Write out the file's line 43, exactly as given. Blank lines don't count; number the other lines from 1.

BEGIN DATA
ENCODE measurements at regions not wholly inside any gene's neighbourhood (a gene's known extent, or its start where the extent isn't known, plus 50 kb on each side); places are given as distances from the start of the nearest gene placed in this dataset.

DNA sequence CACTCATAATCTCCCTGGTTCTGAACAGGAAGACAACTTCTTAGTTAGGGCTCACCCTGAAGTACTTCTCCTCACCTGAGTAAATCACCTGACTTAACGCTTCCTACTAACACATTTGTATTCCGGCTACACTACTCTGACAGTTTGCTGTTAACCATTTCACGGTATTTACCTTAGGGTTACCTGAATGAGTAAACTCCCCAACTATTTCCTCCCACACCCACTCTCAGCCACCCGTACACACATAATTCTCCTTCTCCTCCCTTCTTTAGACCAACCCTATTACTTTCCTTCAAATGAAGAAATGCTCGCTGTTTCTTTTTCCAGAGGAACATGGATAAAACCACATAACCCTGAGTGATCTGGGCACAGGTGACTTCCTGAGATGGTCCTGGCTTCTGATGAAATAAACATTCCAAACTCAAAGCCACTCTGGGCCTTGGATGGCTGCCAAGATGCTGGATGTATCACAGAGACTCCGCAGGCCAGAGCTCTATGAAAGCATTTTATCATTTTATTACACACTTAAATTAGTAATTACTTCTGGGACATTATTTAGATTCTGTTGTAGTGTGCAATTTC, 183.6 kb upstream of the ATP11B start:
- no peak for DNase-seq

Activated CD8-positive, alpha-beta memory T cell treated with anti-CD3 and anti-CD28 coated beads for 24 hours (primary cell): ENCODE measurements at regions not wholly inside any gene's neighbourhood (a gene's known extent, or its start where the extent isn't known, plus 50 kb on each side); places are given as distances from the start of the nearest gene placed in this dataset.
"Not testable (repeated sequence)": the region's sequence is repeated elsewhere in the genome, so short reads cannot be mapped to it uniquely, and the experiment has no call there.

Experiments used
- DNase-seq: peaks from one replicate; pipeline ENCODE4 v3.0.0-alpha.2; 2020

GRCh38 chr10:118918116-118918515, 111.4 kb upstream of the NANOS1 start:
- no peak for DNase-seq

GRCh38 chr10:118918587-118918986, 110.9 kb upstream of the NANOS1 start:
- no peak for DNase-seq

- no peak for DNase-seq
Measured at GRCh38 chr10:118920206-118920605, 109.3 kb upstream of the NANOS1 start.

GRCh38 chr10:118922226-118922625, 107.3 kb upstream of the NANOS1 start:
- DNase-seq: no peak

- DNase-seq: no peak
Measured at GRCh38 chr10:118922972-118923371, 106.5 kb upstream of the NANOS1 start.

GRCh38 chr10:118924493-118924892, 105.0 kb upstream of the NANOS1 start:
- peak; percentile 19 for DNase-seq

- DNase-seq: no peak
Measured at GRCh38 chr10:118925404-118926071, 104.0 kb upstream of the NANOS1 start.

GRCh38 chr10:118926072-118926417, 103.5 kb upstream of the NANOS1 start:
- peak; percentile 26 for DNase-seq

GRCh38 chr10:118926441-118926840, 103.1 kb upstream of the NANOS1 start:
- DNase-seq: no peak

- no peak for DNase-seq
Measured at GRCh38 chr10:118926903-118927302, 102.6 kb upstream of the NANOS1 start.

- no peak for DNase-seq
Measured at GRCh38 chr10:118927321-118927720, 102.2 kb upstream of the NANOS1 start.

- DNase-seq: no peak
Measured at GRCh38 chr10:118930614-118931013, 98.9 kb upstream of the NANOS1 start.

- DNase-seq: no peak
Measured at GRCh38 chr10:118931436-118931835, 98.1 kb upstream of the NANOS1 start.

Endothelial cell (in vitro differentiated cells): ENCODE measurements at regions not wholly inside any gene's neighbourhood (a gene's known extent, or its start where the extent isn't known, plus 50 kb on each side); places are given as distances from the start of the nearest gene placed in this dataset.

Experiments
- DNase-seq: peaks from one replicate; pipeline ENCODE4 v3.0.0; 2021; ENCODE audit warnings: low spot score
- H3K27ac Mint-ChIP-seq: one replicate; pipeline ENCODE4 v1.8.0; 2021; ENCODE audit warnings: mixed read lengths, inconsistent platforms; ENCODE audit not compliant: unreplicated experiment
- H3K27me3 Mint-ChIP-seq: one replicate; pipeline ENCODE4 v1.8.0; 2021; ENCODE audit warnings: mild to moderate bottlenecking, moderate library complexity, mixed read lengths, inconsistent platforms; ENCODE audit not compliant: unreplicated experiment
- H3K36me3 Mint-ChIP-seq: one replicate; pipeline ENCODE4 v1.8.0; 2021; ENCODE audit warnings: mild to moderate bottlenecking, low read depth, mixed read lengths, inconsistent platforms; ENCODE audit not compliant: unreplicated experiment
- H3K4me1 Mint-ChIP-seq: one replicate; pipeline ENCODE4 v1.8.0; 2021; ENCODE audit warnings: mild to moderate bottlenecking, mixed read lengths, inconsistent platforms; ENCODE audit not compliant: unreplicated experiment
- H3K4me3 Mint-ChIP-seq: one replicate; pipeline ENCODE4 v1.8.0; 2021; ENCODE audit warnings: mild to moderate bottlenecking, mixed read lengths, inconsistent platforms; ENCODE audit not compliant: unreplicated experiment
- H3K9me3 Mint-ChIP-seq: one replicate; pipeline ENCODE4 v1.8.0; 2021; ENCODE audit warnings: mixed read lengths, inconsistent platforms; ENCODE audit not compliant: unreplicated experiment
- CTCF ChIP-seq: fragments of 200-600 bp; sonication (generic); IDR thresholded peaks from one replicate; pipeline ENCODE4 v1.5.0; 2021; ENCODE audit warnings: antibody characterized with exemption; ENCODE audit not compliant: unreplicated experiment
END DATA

- CTCF ChIP-seq: fragments of 200-600 bp; sonication (generic); IDR thresholded peaks from one replicate; pipeline ENCODE4 v1.5.0; 2021; ENCODE audit warnings: antibody characterized with exemption; ENCODE audit not compliant: unreplicated experiment